3. that the patented invention is not worked on in the territory of India.

The 1st ground seemed to be the deciding factor in the present case. The order stated that Lee Pharma had failed to prove that a reasonable requirement of the public for the subject drug, against the other drugs of the similar composition. They could also not prove that the price of the said drug was much higher than that of the competitors. They also failed to convince the Controller that, by granting CL the cost of the drugs would reduce considerably, allowing people from the marginalized society to buy it. They also failed to show that the subject could not be substituted by the similar drugs.

Is there more than what meets the eye?

What follows is only my assumption on reading the case, and letting the Order brew, along with a stirring of research.

With India fighting tooth and nail to be in the good books of America and most of the other developed nations, to invite FDI; it is but necessary to show that India respects the Intellectual Property Rights of other nations and has a strong body enforcing it. Granting Compulsory Licenses would make the investors wary of stepping foot in India. It is pertinent to note that Compulsory Licenses are not limited to drugs. As stated earlier when India granted the first compulsory license ever, it became a place where international pharmaceutical companies feared to tread.

Another deduction being that, by granting a compulsory license, what India is doing is allowing the Indian pharmaceutical companies to try and use another company’s patents for their benefit and still pay the other company a fixed sum of compensation. There is no inventiveness on the part of the Indian company. India was ranked, just 3 places from the bottom in a list of 56 nations in a recent metrics on impact on global innovation, by the US think tank Information Technology and Innovation Foundation. This list comprised of the nations that were responsible for 90 percent of the world economy. Being in the bottom three is not a proud spot to be, especially given India’s wealth of knowledge.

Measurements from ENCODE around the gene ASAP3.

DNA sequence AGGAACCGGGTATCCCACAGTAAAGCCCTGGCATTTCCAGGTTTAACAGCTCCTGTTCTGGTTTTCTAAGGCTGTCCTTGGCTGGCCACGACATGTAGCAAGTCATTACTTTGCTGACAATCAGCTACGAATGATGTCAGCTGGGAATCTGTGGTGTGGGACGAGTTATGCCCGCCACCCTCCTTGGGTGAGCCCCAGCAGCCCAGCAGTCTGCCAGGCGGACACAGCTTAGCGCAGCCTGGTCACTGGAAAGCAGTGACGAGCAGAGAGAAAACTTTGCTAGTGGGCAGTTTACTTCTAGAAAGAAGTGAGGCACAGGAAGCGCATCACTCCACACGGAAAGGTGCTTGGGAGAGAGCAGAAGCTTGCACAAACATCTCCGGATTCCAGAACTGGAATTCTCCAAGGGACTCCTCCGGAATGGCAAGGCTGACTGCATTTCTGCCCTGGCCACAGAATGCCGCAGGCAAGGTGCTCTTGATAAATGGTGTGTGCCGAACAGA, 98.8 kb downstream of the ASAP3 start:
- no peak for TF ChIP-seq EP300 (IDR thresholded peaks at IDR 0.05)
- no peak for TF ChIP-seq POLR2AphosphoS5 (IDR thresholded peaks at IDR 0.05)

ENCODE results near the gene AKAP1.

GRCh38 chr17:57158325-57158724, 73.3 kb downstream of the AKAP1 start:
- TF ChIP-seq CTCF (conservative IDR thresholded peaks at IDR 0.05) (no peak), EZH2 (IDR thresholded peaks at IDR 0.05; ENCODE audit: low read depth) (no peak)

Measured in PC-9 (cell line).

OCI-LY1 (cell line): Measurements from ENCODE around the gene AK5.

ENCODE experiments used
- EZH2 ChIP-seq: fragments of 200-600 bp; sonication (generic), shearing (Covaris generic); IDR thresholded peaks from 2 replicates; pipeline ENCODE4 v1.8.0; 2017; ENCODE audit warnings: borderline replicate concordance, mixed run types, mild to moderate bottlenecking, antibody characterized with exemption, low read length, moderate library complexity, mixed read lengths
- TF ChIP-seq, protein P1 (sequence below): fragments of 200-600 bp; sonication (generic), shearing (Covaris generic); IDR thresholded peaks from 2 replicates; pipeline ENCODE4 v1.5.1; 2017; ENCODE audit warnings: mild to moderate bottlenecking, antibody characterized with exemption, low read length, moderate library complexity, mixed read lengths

With millions spent on R & D in pharma it is a valid requirement that India should come up with a cheaper alternative to expensive drugs that have to be imported. As stated by Lee Pharma these drugs were being imported into India, which increased the cost considerably. What Lee Pharma could do was to put some time into research and make a drug that was cheaper than the competitor’s, patent it and sell it in India. Think of how many people it would benefit, not just the patients with Type II Diabetes, but also provide employment to people, both skilled and unskilled.

India has had its share of being fed ready made products and it is time that the researcher the inventor and the entrepreneur, wake up and make India a self-sufficient economy. Also I duly conclude saying that the Controller’s reasoning for the Order bears no kinship to that of the French Queen, and his reason for not granting the CL maybe blessing in disguise for the poor. We can only wait in hope that Indian companies try to invent rather than to rely on the inventiveness of others.

This article has been authored by Shwetha, an IP Law practitioner.